NSW Rugby League proposal to Lease Redfern Park

25th April 1908

In the early 1900's Redfern Park had started being used as a sporting venue. Bounded by Elizabeth, Redfern, Chalmers and Phillip Streets, Redfern Oval was designed and constructed during the late 1880s as a typical Victorian pleasure ground with ornamental gardens, cricket pitches, bowling green and a bandstand.

The "Eora people" was the name given to the coastal Aborigines around Sydney. The land that incorporated Redfern Oval is often referred to as "Eora Country". The traditional owners of the land are the Cadigal band of the Eora people. However with the arrival of the British settlers the traditional owners of the land were decimated by disease or relocated. The land which included Redfern Park was granted to Edward Smith Hall, editor of the Sydney Monitor newspaper in 1822. He immediately sold it to Solomon Levey. Redfern owes its name to Dr William Redfern who arrived in Sydney as a convict in 1801, having been court-martialled for his part in the great British naval mutiny of 1797. He won the friendship of Governor Macquarie, becoming his personal family physician. Land for the park was dedicated on 11th September 1885 with the Burroughs Council of Redfern as trustee and named Redfern Park on 20th NOvember 1885. Redfern Park originally was a tract of land that was once known as a ‘dangerous pestiferous bog’ known as Boxley’s Lagoon, in addition to also being known as Nathan’s Cow Paddock, later.

So in April 1908 the NSW Rugby League put forward a proposal to fence the ground so that it could be used for future matches.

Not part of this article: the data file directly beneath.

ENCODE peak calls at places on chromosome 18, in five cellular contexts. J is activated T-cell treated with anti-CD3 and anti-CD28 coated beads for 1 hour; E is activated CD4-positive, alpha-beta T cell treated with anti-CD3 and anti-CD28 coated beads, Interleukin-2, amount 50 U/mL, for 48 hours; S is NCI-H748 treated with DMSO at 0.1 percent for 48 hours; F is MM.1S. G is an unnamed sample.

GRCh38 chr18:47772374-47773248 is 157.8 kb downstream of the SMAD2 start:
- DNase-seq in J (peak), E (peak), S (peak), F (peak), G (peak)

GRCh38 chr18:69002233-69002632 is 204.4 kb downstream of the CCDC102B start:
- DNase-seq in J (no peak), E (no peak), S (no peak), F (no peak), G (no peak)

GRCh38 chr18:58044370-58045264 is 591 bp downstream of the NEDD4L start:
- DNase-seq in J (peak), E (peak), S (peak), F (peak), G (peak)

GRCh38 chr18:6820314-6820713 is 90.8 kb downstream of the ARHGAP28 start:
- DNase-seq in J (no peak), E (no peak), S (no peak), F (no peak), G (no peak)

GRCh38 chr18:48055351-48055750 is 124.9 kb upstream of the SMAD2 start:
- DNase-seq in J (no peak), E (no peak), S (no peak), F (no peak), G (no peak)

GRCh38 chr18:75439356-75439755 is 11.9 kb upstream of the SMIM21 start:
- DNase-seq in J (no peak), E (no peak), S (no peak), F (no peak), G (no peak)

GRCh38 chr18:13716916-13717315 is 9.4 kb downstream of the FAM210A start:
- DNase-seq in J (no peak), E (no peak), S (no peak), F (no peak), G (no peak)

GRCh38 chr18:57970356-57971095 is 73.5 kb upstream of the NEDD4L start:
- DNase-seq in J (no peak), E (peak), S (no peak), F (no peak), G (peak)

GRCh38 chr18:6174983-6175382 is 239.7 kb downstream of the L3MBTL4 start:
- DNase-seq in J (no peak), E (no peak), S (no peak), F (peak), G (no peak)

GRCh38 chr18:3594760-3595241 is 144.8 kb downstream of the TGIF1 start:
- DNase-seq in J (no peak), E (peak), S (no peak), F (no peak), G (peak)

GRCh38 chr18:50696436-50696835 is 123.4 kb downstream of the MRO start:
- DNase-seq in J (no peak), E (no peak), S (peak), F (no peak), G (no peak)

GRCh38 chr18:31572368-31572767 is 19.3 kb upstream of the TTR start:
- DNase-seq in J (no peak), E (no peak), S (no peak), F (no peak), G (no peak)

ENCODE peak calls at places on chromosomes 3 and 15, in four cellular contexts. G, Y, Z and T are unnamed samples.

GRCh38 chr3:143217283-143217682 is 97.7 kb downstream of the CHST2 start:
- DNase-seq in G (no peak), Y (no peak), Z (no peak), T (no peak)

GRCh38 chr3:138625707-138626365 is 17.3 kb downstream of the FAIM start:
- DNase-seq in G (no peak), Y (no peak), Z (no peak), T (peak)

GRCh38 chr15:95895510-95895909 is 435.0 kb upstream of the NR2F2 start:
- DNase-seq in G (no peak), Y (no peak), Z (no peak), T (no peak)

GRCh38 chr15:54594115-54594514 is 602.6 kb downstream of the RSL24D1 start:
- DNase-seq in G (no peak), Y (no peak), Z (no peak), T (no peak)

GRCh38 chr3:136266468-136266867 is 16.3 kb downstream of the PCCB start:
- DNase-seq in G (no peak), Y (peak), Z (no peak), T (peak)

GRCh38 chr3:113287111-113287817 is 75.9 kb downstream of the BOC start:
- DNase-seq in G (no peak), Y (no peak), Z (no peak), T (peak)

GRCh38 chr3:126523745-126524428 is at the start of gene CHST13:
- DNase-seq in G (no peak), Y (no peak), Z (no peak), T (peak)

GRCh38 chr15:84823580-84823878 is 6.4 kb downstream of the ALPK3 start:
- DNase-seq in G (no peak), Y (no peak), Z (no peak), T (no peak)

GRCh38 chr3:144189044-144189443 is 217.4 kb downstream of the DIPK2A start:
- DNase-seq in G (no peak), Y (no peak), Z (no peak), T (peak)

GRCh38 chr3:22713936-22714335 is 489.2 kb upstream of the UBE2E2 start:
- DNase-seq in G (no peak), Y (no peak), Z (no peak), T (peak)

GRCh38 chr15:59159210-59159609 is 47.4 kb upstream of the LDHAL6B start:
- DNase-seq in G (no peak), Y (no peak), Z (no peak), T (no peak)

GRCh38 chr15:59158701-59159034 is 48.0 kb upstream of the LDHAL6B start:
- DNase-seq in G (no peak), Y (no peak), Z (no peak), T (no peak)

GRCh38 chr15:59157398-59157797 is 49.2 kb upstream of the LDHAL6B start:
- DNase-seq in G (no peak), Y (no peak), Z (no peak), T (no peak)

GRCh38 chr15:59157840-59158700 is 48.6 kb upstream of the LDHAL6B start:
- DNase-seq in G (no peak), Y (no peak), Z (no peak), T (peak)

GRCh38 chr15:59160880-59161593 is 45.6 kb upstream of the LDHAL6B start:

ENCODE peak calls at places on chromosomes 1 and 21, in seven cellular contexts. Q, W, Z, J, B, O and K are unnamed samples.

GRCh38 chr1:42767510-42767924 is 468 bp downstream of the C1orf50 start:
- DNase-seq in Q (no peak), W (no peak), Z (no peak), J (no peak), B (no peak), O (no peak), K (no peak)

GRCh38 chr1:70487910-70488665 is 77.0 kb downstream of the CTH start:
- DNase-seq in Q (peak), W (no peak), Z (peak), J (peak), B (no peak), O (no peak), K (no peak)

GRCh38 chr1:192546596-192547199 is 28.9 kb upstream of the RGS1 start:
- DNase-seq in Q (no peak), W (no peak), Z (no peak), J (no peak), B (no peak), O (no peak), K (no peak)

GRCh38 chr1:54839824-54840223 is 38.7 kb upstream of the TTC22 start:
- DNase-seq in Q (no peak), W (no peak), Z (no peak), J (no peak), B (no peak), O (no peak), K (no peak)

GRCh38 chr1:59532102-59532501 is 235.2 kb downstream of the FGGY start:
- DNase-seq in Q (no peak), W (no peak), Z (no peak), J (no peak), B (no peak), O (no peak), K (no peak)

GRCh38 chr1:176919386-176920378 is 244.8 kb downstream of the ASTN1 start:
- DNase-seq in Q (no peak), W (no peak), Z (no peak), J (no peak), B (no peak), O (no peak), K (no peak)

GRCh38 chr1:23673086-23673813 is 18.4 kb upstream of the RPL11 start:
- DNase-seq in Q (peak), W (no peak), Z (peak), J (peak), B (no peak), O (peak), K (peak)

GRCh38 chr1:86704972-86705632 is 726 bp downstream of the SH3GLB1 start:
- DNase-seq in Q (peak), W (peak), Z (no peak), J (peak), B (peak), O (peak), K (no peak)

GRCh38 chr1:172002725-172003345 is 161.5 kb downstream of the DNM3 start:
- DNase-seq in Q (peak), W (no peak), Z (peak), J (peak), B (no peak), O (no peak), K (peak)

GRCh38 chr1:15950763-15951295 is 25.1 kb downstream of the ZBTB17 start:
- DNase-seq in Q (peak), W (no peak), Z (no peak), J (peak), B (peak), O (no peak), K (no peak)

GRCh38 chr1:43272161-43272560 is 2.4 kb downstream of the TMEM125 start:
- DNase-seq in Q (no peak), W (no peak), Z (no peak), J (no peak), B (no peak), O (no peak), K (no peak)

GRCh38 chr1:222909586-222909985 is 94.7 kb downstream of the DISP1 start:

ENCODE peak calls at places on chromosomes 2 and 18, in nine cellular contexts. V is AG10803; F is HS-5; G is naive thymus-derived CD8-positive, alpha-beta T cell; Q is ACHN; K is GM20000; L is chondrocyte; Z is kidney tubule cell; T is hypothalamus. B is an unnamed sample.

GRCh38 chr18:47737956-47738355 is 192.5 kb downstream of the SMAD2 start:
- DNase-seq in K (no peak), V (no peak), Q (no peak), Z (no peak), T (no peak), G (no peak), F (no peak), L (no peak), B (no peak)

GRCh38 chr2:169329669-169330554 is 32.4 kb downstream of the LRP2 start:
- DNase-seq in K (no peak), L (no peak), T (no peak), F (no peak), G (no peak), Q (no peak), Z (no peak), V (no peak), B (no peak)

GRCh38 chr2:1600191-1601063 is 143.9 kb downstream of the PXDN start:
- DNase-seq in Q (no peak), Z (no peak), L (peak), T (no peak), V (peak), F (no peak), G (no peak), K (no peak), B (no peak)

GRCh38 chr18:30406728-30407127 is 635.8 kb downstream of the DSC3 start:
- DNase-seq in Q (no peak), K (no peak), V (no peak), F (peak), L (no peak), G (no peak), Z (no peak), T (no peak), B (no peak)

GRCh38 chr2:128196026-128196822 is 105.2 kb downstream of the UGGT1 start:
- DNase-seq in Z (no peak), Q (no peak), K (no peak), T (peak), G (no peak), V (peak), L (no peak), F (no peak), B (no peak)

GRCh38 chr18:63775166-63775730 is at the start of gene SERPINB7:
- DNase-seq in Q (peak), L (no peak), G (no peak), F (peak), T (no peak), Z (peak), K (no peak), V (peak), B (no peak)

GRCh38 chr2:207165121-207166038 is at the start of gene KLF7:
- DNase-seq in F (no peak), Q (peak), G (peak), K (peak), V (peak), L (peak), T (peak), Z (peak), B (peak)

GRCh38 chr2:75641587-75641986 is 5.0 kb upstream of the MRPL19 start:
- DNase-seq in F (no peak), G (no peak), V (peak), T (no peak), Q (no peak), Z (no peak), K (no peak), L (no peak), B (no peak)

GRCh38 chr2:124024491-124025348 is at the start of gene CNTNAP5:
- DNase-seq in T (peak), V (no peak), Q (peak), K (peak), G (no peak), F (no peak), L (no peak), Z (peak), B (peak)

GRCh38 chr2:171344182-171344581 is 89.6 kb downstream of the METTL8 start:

On April 25 1908, the Redfern Council accepted a proposal from the Rugby League to fence the Redfern Oval. The league was prepared to bear all the expense of the work, and asked in return for a lease of the oval for three years for the football season commencing on April 1 and ending September 30. 1908-09-10. The league offered 20 per cent, of the gross takings, and at the end of the lease the fencing would become the property of the Redfern Council. At the last meeting of the council Alderman Howe moved and Alderman Holden seconded, -"That a recommendation be made that the terms of the Rugby League should be accepted, subject to certain alterations. They consist of 25 per cent, of the gross takings being handed over, instead of 20 per cent., as offered, for 16 Saturday afternoons, between April 1 and end of August; that 14 first-class matches be played each year; all improvements to be made under the supervision of the council; and no complimentary tickets be issued " The motion was carried by six votes to four.

Redfern Oval has been secured by the League, and will be enlarged and fenced in, with seating accommodation provided. This should be a great home ground for South Sydney.

On April 30 the Redfern Council confirmed the park committee's report that the sport oval on Redfern Park should be enclosed for revenue purposes, but considerable discussion ensued on the proposal of the Rugby League to fence in the ground and lease it for three football seasons. It was stated that the spefications of the League would not be accepted, but it was decided to grant the lease if the League allowed the council 25 per cent of the gross takings, and carried out all the structures to the satisfaction of the foreman of the council. As showing how successful the innovation promises to be, a letter was received from a gentleman offering to lease the oval on Wednesday evenings for moving pictures and band concert entertainments, for which he was willing to pay a rental, and allow the council 20 per cent, of the gross gate, That matter, however, was referred to the park committee.